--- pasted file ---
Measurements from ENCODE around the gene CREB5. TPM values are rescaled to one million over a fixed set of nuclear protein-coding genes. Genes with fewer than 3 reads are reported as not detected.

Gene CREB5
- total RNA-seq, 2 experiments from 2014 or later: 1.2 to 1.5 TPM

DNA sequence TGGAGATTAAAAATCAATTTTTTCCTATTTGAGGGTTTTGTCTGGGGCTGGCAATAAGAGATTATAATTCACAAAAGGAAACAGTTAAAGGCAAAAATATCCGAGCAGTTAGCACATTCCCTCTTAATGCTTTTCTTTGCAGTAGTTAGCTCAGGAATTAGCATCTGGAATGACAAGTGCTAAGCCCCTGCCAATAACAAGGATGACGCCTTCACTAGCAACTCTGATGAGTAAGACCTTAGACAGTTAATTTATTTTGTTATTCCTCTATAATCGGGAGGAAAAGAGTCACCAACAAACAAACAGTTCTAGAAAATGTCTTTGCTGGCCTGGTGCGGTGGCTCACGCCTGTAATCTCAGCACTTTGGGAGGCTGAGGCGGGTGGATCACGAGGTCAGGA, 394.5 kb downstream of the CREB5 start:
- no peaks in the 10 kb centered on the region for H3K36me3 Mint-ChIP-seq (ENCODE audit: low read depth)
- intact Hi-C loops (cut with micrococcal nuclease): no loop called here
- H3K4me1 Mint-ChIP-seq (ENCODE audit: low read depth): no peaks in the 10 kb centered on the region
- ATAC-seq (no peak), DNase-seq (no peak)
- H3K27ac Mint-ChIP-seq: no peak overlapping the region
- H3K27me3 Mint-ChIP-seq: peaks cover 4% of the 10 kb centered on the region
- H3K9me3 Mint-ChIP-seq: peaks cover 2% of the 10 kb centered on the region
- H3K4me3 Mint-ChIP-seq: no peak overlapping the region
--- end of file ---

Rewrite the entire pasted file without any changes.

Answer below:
Measurements from ENCODE around the gene CREB5. TPM values are rescaled to one million over a fixed set of nuclear protein-coding genes. Genes with fewer than 3 reads are reported as not detected.

Gene CREB5
- total RNA-seq, 2 experiments from 2014 or later: 1.2 to 1.5 TPM

DNA sequence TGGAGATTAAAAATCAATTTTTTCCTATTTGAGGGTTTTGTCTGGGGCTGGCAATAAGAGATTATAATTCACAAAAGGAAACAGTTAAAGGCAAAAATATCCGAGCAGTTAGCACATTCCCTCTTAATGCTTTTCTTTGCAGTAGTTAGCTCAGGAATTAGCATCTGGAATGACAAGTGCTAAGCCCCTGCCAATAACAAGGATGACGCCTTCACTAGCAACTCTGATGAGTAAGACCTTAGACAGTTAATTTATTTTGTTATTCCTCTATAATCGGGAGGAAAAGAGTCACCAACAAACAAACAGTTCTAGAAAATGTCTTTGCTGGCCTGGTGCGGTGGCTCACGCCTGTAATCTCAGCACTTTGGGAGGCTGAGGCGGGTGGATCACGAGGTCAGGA, 394.5 kb downstream of the CREB5 start:
- no peaks in the 10 kb centered on the region for H3K36me3 Mint-ChIP-seq (ENCODE audit: low read depth)
- intact Hi-C loops (cut with micrococcal nuclease): no loop called here
- H3K4me1 Mint-ChIP-seq (ENCODE audit: low read depth): no peaks in the 10 kb centered on the region
- ATAC-seq (no peak), DNase-seq (no peak)
- H3K27ac Mint-ChIP-seq: no peak overlapping the region
- H3K27me3 Mint-ChIP-seq: peaks cover 4% of the 10 kb centered on the region
- H3K9me3 Mint-ChIP-seq: peaks cover 2% of the 10 kb centered on the region
- H3K4me3 Mint-ChIP-seq: no peak overlapping the region